Trump says he could meet N. Korea’s Kim

Josh Lederman
Associated Press

Washington — President Donald Trump opened the door Monday to a future meeting with North Korea’s Kim Jong Un, offering unusual praise for the globally ostracized leader at a time of surging nuclear tensions.

Although the White House played down near-term prospects for such a meeting, Trump’s conciliatory comments marked a departure from his more unforgiving tone toward the North in recent days. It marked the latest fluctuation as Trump’s administration struggles to articulate its policy for addressing the growing threat from North Korea’s nuclear program.

“If it would be appropriate for me to meet with him, I would absolutely, I would be honored to do it,” Trump told Bloomberg News.

Clearly aware of the power of his declaration, he added: “We have breaking news.”

As a presidential candidate, Trump suggested he was open to meeting Kim, but hadn’t repeated the line since taking office. Fresh missile tests by the North and its progress toward developing a nuclear weapon capable of hitting the United States have made the isolated communist dictatorship one of America’s top national security concerns.

Deeming President Barack Obama’s “strategic patience” with North Korea a total failure, Trump and his aides say they’re taking a more aggressive approach, at times warning of potential military confrontation if the North doesn’t change course. The U.S. has even raised the possibility of a pre-emptive strike if Pyongyang conducts another nuclear test.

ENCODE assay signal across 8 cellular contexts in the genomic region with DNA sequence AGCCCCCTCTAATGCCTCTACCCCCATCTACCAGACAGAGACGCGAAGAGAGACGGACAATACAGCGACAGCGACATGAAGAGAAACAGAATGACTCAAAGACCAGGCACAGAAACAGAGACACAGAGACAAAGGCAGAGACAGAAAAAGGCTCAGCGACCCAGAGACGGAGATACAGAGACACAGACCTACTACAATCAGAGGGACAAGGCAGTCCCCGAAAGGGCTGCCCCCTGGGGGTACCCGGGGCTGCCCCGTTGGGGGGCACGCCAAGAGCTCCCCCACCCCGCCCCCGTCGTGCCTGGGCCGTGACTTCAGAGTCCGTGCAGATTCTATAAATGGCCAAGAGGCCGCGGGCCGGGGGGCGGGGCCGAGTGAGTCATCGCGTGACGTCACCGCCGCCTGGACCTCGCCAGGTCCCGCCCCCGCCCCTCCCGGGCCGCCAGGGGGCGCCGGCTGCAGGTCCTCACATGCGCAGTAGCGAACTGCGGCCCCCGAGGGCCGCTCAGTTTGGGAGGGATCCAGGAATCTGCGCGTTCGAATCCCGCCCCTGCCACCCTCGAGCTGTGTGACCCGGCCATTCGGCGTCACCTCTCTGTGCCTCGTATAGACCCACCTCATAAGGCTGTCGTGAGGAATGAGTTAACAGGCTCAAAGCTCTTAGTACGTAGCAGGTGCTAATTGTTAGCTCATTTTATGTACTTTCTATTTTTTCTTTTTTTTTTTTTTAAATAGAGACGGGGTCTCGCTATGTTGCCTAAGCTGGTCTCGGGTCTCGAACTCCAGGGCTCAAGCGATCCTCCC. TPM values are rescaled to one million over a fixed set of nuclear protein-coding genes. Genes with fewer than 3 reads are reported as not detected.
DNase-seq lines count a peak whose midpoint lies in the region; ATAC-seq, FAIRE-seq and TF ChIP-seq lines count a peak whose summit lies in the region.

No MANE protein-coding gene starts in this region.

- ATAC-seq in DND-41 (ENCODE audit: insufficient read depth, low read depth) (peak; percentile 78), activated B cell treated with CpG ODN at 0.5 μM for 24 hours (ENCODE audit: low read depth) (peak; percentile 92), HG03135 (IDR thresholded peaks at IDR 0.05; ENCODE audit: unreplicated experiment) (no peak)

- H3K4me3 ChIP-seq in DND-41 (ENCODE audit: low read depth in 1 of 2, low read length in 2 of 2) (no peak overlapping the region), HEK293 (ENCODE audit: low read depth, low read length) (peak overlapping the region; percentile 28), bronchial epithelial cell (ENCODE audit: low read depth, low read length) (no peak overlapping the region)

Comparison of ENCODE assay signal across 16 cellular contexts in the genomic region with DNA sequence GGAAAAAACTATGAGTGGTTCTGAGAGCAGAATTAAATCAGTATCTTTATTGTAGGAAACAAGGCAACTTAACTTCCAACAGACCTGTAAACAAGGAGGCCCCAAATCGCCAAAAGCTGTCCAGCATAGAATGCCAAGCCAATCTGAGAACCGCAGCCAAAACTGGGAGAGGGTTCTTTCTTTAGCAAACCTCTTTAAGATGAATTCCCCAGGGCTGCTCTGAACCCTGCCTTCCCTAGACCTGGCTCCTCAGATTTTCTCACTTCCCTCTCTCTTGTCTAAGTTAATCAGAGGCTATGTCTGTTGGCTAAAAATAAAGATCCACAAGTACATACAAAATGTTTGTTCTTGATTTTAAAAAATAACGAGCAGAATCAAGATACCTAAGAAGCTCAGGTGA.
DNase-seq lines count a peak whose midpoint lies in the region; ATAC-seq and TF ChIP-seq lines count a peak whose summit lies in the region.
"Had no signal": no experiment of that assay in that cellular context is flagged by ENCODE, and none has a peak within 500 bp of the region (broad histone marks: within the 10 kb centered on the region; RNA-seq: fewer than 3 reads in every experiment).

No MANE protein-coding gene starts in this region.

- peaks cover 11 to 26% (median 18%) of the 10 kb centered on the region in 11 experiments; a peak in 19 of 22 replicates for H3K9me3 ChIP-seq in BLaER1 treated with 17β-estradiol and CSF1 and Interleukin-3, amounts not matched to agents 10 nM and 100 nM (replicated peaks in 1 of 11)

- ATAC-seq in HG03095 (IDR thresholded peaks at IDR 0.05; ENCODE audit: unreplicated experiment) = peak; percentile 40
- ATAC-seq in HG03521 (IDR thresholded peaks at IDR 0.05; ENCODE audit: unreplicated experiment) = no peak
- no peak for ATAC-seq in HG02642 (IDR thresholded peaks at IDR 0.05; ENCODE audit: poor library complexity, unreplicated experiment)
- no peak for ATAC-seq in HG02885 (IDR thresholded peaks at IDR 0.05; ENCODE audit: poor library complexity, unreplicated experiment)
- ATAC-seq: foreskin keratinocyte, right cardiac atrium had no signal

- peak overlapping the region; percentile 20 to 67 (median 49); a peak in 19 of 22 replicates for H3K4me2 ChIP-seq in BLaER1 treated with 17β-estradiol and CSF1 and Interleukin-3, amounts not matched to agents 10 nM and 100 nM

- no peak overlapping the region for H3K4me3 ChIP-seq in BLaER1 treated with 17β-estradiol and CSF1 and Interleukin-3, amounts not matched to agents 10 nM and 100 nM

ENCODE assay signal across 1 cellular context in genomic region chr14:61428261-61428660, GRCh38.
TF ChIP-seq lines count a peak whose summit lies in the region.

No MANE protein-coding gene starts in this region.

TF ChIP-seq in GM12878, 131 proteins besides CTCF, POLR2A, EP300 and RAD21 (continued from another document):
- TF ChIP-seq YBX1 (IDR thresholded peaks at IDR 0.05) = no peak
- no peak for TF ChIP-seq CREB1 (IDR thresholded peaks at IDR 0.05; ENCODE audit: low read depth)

Yet on other occasions, Trump’s administration has dangled carrots. It has spoken of restarting negotiations with the North and even suggested resuming food aid to North Korea once it starts dismantling its nuclear and missile programs.

On one point, at least, Trump and his team have been consistently clear: A solution requires China, the North’s biggest economic partner.

Trump’s suggestion of admiration for Kim, however, is something entirely new.

He noted that Kim assumed office in his 20s and has held power despite efforts by “a lot of people” to take it away.

“So obviously, he’s a pretty smart cookie,” Trump told CBS’ “Face the Nation” in an interview that aired Sunday.

Tasked with explaining Trump’s flattery, White House spokesman Sean Spicer said there would be no meeting with the secretive North Korean leader until circumstances were right and numerous conditions met.

Speed up nuke program

North Korea’s Foreign Ministry says the country will speed up measures to bolster its nuclear program “at the maximum pace” in response to the new U.S. policy that calls for new sanctions and “maximum pressure and engagement.”

A statement from the Foreign Ministry spokesman on Monday that was circulated by North Korea’s U.N. Mission says the government is ready to respond to any option taken by the United States.